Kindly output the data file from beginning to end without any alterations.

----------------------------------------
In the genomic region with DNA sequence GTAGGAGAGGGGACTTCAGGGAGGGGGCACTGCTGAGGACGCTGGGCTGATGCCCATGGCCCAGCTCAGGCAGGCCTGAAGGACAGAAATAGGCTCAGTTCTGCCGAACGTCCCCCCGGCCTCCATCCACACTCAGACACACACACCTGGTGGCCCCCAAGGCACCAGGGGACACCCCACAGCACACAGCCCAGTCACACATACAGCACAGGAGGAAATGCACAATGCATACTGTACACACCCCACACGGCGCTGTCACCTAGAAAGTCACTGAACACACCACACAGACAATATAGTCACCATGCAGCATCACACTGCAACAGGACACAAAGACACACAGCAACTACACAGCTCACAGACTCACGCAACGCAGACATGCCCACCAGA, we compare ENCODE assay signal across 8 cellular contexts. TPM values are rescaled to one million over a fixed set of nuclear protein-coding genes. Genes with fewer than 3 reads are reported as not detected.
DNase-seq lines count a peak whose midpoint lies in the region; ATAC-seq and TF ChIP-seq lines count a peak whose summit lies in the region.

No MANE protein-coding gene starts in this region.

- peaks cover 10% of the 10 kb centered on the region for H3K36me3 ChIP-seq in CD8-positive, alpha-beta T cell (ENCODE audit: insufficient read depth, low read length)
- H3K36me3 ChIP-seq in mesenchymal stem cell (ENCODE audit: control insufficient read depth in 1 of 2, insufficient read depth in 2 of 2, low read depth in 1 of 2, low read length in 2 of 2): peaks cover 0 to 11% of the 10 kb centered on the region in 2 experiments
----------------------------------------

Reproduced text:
In the genomic region with DNA sequence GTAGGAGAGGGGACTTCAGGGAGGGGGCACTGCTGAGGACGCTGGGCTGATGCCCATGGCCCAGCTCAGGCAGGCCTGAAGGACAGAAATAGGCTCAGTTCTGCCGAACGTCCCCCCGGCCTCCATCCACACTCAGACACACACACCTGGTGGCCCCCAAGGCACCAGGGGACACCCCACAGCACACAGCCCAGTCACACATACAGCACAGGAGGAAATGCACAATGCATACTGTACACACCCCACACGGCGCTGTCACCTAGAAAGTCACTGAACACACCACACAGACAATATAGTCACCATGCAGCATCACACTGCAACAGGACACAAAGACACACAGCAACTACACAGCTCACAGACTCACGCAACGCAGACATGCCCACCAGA, we compare ENCODE assay signal across 8 cellular contexts. TPM values are rescaled to one million over a fixed set of nuclear protein-coding genes. Genes with fewer than 3 reads are reported as not detected.
DNase-seq lines count a peak whose midpoint lies in the region; ATAC-seq and TF ChIP-seq lines count a peak whose summit lies in the region.

No MANE protein-coding gene starts in this region.

- peaks cover 10% of the 10 kb centered on the region for H3K36me3 ChIP-seq in CD8-positive, alpha-beta T cell (ENCODE audit: insufficient read depth, low read length)
- H3K36me3 ChIP-seq in mesenchymal stem cell (ENCODE audit: control insufficient read depth in 1 of 2, insufficient read depth in 2 of 2, low read depth in 1 of 2, low read length in 2 of 2): peaks cover 0 to 11% of the 10 kb centered on the region in 2 experiments